Christian and Moslem guns were silent Friday, prompting Beirut residents to emerge from their shelters to buy supplies and inspect the damage from more than three weeks of bloody warfare that has left at least 176 people dead.
Police said Christian army units and Syrian-backed Moslem militiamen in and around Beirut refrained from fighting throughout the night and appeared to be giving an Arab League-sponsored cease-fire a second chance.Several shops and businesses opened early Friday and residents began clearing the streets of rubble from fighting that began March 13.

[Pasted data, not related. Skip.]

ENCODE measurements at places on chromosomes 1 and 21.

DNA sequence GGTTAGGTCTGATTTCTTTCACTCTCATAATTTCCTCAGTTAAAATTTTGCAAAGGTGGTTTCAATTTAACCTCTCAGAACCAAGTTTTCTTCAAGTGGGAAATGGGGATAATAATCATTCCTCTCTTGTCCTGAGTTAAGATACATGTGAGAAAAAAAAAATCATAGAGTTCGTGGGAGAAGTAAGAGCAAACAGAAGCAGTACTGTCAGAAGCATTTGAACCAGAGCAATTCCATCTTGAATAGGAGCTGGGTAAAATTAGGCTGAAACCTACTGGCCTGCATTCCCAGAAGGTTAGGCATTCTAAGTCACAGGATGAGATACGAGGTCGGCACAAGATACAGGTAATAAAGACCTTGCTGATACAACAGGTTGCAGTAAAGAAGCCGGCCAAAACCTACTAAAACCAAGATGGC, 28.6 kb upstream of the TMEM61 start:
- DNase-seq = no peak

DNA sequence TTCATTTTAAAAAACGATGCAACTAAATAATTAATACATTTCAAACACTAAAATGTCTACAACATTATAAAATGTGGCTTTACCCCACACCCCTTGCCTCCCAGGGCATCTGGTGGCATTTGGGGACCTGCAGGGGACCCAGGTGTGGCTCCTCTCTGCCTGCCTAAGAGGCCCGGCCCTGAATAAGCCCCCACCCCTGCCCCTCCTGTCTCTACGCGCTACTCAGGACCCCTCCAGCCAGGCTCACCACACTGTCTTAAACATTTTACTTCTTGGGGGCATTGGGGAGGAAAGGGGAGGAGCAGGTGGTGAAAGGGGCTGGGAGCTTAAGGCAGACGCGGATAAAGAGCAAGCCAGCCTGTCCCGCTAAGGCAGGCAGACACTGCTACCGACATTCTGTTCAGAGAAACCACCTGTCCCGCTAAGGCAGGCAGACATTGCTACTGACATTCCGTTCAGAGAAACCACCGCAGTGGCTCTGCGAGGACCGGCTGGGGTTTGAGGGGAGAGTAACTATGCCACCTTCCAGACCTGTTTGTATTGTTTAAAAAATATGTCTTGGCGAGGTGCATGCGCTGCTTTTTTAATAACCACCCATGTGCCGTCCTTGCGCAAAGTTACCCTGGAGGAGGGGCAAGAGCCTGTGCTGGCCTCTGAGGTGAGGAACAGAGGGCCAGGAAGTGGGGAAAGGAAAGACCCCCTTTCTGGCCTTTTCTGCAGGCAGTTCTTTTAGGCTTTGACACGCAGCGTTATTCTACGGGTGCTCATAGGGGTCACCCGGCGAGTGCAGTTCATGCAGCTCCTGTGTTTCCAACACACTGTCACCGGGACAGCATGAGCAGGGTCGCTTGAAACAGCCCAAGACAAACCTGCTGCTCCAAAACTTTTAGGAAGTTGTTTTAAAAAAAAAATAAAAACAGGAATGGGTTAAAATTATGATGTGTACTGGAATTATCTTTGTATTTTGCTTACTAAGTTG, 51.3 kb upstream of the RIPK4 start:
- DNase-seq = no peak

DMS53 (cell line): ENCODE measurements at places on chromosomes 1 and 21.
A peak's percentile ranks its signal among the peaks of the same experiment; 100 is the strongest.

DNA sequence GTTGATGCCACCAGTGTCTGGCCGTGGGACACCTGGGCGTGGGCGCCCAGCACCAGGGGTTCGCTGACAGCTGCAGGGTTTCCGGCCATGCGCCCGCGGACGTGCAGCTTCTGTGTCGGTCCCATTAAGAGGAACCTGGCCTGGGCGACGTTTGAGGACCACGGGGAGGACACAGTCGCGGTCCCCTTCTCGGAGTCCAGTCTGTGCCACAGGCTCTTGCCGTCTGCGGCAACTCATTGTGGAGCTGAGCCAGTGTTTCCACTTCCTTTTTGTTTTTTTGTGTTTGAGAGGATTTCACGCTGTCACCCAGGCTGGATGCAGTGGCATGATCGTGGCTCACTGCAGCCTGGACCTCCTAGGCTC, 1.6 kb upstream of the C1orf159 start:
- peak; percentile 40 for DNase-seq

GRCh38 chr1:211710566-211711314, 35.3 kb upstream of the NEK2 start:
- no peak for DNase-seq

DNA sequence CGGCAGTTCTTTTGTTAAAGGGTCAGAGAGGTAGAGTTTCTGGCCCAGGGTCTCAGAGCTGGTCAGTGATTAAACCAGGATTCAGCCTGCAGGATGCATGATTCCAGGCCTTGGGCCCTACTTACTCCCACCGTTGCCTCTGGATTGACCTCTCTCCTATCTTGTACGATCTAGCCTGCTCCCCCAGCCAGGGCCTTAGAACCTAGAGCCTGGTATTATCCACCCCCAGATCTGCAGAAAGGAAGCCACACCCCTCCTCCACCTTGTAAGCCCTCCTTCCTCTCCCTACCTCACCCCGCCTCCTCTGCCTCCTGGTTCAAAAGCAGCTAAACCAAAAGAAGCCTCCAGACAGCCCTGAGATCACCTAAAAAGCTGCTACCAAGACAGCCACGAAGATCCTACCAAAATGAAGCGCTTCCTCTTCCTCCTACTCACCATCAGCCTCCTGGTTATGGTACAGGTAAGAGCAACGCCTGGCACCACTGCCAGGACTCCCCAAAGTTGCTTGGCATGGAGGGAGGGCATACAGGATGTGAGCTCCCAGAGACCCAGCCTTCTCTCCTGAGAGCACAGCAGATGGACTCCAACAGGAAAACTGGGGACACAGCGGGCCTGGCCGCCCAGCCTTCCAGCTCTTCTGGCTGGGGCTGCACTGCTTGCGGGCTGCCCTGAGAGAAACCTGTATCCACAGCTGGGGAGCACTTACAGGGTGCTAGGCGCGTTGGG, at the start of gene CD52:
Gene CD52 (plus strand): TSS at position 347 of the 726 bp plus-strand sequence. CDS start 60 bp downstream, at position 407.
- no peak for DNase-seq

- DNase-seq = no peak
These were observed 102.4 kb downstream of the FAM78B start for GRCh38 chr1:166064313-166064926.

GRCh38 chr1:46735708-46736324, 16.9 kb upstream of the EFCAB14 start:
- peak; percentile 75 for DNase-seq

The Arab League cease-fire, which had been accepted by both sides, took effect Wednesday night. But it was shattered 12 hours later in a barrage of artillery and rocket fire that engulfed several areas of the capital and nearby districts.
Five people were wounded in Thursday's clashes. At least 176 people have been killed and 700 wounded since the latest fighting started last month.